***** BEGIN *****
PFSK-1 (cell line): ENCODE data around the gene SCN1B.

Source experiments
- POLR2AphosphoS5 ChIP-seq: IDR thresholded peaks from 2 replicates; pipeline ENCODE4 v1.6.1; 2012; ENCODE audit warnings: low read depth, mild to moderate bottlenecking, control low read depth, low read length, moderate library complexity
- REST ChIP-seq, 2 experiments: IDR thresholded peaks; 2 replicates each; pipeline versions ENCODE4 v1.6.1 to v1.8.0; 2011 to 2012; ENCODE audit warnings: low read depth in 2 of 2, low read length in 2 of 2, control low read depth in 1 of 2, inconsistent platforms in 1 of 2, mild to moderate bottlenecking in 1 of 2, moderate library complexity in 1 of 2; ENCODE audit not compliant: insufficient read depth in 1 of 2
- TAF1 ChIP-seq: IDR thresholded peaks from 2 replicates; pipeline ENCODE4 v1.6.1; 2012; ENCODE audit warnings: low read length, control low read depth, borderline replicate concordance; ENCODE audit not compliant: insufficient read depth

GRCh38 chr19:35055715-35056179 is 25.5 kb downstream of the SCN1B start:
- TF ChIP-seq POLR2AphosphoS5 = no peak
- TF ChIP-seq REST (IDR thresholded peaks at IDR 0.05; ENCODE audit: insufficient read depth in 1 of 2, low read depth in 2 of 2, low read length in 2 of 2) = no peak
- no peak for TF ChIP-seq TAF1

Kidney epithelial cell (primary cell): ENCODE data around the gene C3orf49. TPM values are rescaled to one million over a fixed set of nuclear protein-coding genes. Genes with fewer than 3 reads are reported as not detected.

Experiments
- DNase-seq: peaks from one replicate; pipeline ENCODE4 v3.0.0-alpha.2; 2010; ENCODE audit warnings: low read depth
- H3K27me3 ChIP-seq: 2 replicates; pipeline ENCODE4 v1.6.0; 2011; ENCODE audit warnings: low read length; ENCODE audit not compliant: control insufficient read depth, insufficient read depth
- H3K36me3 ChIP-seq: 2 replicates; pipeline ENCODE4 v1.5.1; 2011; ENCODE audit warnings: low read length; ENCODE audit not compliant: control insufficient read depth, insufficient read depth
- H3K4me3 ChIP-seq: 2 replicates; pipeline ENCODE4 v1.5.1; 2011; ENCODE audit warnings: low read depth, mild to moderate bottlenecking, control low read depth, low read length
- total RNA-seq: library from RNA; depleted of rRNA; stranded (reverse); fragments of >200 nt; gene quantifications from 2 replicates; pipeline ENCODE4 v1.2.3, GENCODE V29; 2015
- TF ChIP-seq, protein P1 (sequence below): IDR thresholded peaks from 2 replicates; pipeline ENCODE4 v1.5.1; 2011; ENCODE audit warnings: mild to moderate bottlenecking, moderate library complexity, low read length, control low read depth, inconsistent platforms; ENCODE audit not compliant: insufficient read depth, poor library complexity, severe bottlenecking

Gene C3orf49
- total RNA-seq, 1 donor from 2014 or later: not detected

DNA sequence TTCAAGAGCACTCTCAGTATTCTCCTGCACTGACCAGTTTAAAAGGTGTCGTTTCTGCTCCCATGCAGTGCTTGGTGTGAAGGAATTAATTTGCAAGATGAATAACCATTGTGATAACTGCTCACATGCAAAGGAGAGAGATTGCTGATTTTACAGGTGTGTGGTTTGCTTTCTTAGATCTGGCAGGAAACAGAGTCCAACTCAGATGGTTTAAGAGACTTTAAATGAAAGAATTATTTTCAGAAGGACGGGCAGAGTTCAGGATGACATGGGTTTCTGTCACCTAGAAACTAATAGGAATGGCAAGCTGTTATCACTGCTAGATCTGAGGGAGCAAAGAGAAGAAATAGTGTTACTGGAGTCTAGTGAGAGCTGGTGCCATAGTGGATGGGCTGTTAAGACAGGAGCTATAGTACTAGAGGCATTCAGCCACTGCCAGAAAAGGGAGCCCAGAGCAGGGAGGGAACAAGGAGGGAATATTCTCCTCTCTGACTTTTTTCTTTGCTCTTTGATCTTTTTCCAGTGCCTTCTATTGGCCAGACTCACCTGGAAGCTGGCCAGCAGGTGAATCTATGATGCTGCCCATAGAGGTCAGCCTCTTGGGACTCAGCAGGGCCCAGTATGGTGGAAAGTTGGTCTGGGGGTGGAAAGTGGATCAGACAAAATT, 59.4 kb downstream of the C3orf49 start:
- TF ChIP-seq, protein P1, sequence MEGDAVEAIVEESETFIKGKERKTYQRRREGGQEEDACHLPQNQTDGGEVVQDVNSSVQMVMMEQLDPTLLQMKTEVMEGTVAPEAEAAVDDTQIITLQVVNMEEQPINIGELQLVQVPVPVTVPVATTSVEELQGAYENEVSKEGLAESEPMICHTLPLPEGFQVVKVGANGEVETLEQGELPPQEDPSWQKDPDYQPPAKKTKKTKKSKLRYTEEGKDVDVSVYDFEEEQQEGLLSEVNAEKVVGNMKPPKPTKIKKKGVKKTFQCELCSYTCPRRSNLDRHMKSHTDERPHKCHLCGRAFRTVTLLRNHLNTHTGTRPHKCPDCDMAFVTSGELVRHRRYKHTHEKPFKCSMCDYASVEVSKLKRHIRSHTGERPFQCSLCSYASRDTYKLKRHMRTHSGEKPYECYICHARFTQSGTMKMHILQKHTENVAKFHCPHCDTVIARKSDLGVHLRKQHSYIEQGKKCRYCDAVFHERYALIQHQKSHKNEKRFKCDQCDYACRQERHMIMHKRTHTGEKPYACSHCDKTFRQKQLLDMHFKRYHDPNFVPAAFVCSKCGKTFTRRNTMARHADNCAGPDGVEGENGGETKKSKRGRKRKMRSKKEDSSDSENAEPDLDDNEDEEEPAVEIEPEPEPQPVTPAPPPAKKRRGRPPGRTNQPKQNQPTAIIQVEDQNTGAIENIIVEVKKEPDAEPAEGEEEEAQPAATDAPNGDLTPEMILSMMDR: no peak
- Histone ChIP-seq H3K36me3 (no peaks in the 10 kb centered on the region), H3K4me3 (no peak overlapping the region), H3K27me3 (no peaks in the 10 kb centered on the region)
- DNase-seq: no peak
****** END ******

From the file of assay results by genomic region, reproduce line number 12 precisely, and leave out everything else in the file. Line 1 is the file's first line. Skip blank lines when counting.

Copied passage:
- DNase-seq: peaks from one replicate; pipeline ENCODE4 v3.0.0-alpha.2; 2010; ENCODE audit warnings: low read depth